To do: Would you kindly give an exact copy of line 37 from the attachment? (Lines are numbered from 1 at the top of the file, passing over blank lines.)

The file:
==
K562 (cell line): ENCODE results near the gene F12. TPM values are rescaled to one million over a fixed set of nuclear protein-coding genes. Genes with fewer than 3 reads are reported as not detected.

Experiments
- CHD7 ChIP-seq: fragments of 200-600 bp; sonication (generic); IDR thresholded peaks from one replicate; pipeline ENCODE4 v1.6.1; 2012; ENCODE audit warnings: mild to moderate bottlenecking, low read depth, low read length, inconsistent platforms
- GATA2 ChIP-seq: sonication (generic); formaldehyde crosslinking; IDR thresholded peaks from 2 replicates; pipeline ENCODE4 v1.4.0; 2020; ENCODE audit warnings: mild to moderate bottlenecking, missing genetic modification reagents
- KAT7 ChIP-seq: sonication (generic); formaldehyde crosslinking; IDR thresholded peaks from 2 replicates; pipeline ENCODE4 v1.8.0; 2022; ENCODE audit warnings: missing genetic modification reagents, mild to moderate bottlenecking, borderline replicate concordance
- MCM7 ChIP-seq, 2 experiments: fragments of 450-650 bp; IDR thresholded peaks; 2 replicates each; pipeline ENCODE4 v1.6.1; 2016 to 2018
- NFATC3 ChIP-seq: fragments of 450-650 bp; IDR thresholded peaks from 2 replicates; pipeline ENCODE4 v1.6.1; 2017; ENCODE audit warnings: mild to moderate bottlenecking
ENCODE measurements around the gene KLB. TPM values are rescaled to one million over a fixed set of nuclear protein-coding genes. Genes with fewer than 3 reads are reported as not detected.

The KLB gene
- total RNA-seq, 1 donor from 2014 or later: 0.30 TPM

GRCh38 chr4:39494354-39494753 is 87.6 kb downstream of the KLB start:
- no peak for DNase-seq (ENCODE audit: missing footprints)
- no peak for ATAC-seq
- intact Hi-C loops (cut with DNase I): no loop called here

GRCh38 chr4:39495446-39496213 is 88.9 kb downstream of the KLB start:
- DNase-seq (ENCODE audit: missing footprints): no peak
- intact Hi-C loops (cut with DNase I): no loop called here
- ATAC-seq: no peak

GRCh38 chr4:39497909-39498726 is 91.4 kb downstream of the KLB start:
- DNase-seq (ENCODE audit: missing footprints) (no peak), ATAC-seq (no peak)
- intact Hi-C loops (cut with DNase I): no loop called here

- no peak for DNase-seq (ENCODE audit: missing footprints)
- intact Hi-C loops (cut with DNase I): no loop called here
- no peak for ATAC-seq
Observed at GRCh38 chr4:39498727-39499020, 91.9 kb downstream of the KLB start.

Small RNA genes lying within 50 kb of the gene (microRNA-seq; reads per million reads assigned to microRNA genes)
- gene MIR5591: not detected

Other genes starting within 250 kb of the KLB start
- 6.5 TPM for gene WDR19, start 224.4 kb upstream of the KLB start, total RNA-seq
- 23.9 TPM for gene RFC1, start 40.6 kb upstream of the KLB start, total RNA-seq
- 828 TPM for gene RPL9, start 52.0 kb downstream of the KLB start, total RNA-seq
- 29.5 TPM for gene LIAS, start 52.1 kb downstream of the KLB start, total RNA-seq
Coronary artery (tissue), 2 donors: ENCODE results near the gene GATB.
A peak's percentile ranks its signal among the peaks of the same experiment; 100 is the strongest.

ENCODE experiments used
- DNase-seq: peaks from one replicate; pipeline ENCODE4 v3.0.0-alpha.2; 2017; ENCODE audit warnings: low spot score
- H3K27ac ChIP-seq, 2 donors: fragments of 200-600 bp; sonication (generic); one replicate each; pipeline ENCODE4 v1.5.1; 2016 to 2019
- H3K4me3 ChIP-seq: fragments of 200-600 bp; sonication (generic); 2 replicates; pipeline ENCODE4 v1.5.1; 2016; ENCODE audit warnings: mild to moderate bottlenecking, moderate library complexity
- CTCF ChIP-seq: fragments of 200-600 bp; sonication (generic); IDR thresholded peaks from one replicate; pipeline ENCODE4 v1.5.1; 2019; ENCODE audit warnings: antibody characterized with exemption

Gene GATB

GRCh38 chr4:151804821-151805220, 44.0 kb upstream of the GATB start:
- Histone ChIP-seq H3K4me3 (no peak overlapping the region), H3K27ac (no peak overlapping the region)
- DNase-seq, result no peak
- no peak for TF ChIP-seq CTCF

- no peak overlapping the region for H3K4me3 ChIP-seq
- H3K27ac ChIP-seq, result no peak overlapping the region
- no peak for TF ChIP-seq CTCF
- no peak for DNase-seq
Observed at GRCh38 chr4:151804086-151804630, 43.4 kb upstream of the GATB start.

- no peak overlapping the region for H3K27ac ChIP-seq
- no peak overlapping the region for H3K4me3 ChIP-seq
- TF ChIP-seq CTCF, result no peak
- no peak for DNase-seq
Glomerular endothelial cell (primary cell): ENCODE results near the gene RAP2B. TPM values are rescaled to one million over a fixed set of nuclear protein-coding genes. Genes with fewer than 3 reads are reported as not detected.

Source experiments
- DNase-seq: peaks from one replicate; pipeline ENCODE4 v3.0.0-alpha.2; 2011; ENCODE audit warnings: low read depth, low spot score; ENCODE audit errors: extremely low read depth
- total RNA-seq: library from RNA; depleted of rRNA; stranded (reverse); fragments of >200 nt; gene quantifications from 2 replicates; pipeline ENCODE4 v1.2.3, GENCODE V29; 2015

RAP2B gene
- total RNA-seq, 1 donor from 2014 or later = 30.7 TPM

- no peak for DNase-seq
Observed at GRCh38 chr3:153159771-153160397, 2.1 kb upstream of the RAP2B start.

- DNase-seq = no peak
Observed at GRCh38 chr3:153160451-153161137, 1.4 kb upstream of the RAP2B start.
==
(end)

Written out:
- H3K27ac ChIP-seq, 2 donors: fragments of 200-600 bp; sonication (generic); one replicate each; pipeline ENCODE4 v1.5.1; 2016 to 2019